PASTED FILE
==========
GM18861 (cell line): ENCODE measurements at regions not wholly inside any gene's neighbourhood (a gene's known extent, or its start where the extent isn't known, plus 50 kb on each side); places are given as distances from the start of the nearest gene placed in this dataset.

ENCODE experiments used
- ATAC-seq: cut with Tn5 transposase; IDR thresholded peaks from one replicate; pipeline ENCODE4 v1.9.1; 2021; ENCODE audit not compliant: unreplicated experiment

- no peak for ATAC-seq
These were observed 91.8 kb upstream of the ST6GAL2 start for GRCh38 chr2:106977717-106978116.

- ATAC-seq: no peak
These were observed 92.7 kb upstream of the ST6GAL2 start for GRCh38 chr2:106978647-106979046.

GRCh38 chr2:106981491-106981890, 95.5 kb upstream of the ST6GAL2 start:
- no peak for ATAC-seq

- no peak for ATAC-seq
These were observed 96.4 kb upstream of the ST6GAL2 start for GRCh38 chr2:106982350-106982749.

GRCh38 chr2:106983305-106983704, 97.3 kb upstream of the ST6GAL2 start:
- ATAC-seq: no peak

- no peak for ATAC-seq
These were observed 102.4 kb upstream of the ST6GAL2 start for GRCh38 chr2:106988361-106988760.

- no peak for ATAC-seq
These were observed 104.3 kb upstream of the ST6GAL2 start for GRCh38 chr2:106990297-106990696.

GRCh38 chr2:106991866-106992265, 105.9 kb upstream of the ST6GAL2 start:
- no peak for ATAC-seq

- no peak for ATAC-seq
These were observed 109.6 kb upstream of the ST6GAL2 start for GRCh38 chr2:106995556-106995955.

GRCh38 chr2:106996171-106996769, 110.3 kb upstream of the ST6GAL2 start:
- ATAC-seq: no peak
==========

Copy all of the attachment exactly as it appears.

GM18861 (cell line): ENCODE measurements at regions not wholly inside any gene's neighbourhood (a gene's known extent, or its start where the extent isn't known, plus 50 kb on each side); places are given as distances from the start of the nearest gene placed in this dataset.

ENCODE experiments used
- ATAC-seq: cut with Tn5 transposase; IDR thresholded peaks from one replicate; pipeline ENCODE4 v1.9.1; 2021; ENCODE audit not compliant: unreplicated experiment

- no peak for ATAC-seq
These were observed 91.8 kb upstream of the ST6GAL2 start for GRCh38 chr2:106977717-106978116.

- ATAC-seq: no peak
These were observed 92.7 kb upstream of the ST6GAL2 start for GRCh38 chr2:106978647-106979046.

GRCh38 chr2:106981491-106981890, 95.5 kb upstream of the ST6GAL2 start:
- no peak for ATAC-seq

- no peak for ATAC-seq
These were observed 96.4 kb upstream of the ST6GAL2 start for GRCh38 chr2:106982350-106982749.

GRCh38 chr2:106983305-106983704, 97.3 kb upstream of the ST6GAL2 start:
- ATAC-seq: no peak

- no peak for ATAC-seq
These were observed 102.4 kb upstream of the ST6GAL2 start for GRCh38 chr2:106988361-106988760.

- no peak for ATAC-seq
These were observed 104.3 kb upstream of the ST6GAL2 start for GRCh38 chr2:106990297-106990696.

GRCh38 chr2:106991866-106992265, 105.9 kb upstream of the ST6GAL2 start:
- no peak for ATAC-seq

- no peak for ATAC-seq
These were observed 109.6 kb upstream of the ST6GAL2 start for GRCh38 chr2:106995556-106995955.

GRCh38 chr2:106996171-106996769, 110.3 kb upstream of the ST6GAL2 start:
- ATAC-seq: no peak